Bait: Off-Color Stories
for You to Color
Author: Chuck Palahniuk
Artists: Lee Bermejo, Kirbi Fagan, Duncan Fegredo, Tony Puryear, Alise Gluskova, Marc Scheff, Steve Morris, Joelle Jones, David Mack
Release Date: October 25, 2016
Publisher: Dark Horse Comics
Genre(s): Coloring Book, Satire
Amazon | Goodreads | Dark Horse
Only Chuck Palahniuk could take the adult coloring book craze and turn it into Bait: Off-Color Stories for You to Color, a hardcover coloring book and collection of short stories meant to endure far longer than the traditional relaxing hobby books.
Let me repeat that: Bait is a hardcover coloring book and has all the heft and durability that goes along with it. While previous coloring books have dabbled in an overarching story to pull the imagery together, Palahniuk wrote eight short stories illustrated by eight different artists to make Bait a solid investment in both time and money. Clocking in at 152 pages in total, there are many that don’t have any illustrations at all adorning their pages – which sounds weird, but absolutely works because of the stories themselves propelling readers through the book.
Be honest, when was the last time you finished a coloring book front to back? Bait is the kind of multipurpose relaxation tool that allows you to open to any story and begin a journey or open any page and start coloring. And while there is no story I’d put on par with the infamous Guts in this book, each one is just enough Palahniuk to make readers squirm, this time with the imagery to match.
At first glance, it may not feel like there is much to actually color, but Bait has all sorts of small accents just waiting for activity. Opening the front cover showcases a hint of things to come, with relatively tame imagery of animals, glasses, tools, and more. It’s a cleverly repeating pattern that adult coloring books are known for, allowing for readers to fill each picture uniformly or to mix it up at their discretion. The first page of the book has the title situated in a blank frame, another opportunity to fill in however one would like.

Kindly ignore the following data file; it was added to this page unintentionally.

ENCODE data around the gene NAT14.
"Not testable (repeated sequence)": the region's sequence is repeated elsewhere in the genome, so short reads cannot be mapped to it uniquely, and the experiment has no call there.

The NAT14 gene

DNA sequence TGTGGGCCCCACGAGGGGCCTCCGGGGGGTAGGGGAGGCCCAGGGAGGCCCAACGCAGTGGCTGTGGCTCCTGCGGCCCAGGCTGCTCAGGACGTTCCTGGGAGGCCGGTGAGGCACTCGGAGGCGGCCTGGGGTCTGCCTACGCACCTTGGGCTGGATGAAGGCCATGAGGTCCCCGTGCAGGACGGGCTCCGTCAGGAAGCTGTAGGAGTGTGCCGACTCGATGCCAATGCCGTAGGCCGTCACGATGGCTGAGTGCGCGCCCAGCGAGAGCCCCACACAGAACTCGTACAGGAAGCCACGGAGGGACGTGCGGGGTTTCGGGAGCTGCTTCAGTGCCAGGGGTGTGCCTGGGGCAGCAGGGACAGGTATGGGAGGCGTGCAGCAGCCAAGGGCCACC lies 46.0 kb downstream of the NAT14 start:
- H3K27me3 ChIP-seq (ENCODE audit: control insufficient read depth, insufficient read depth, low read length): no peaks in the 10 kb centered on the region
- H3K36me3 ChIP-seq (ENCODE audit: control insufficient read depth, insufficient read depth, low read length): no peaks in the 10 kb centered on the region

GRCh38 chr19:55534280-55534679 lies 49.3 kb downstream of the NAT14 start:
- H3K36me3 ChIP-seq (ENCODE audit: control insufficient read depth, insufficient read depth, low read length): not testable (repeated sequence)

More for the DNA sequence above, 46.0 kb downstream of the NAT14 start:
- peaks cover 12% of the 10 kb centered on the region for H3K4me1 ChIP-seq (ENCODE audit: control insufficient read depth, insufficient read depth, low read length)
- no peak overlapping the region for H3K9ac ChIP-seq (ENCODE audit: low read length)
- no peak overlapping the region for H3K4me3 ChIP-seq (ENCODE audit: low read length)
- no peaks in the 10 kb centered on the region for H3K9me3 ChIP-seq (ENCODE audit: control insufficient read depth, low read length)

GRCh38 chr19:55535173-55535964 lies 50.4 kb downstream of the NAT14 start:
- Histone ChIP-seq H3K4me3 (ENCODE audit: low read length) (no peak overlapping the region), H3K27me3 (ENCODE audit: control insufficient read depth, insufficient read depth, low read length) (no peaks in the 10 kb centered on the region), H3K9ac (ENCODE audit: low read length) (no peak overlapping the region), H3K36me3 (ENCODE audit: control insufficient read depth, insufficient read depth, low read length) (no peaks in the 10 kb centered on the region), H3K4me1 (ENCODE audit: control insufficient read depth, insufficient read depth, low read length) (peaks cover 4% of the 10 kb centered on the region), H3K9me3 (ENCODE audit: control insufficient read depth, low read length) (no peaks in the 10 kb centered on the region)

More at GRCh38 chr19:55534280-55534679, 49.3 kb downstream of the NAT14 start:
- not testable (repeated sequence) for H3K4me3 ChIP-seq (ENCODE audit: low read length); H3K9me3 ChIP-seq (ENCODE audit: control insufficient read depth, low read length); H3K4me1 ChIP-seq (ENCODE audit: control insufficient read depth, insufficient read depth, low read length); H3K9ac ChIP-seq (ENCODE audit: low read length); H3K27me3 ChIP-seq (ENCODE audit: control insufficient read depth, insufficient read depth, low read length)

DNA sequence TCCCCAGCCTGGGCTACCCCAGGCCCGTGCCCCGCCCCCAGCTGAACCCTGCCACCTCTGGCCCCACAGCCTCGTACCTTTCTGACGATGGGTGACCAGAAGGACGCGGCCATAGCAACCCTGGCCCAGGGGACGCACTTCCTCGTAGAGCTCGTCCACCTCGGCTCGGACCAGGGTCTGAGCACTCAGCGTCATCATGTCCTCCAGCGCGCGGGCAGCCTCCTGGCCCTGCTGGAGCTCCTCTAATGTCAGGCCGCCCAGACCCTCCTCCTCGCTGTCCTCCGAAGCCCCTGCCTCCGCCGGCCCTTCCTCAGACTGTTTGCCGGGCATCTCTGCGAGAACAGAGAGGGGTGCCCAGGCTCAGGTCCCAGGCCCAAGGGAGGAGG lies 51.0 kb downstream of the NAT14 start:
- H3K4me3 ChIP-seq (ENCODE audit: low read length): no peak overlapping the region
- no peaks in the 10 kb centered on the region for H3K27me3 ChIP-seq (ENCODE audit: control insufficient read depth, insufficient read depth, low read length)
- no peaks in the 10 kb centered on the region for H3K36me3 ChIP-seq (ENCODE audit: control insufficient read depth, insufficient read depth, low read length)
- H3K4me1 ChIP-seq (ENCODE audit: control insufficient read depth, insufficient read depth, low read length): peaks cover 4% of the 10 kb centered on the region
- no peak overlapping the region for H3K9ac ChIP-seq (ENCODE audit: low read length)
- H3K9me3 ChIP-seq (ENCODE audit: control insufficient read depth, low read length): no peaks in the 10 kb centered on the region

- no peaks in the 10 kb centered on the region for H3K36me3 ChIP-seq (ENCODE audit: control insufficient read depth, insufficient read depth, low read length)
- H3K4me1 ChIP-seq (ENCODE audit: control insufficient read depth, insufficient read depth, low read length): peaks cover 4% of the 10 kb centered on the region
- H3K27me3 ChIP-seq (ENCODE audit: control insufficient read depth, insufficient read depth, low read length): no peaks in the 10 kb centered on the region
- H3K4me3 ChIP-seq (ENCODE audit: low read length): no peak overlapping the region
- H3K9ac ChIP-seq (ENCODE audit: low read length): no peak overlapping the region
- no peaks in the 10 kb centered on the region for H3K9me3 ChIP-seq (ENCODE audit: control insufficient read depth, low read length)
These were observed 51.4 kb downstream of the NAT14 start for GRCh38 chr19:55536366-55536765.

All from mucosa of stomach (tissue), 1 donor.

From there, if it isn’t a full-page or half-page illustration, it’s a subtle hint of artwork that allows for personalization and connection to the text. The table of contents showcases small panels of the stories to come and the initial to begin each story is tailor-made for the story it starts (study them closely, one is definitely layered over a field of dildos and that story is a doozy).
The full-page and half-page spreads sprinkled throughout each story are all gorgeous in their renderings. I don’t think Palahniuk made any missteps in artists for this coloring book, with every image offering varying intricacies and options for coloring. Every image is crafted in dark, heavy lines and the paper itself is thick and sturdy – when going through it, I often thought I’d grabbed more than one page at a time given how thick it is.
Palahniuk himself chimes in during his introductory note to recommend things to take into consideration when beginning to color Bait, including a possible waterproof barrier to keep ink from bleeding and to use “watercolors or other paints at your own peril” should those be your tools of choice. Personally, I would love to see a Wreck This Journal approach to Bait, which I think would easily hold up under the abuse.
Chuck Palahniuk has changed the game for adult coloring books with Bait: Off Color Stories for You to Color. This is not a book you will color in once and soon forget about, Bait is full of stories to revisit and blank spaces to fill in on many repeated flip-throughs.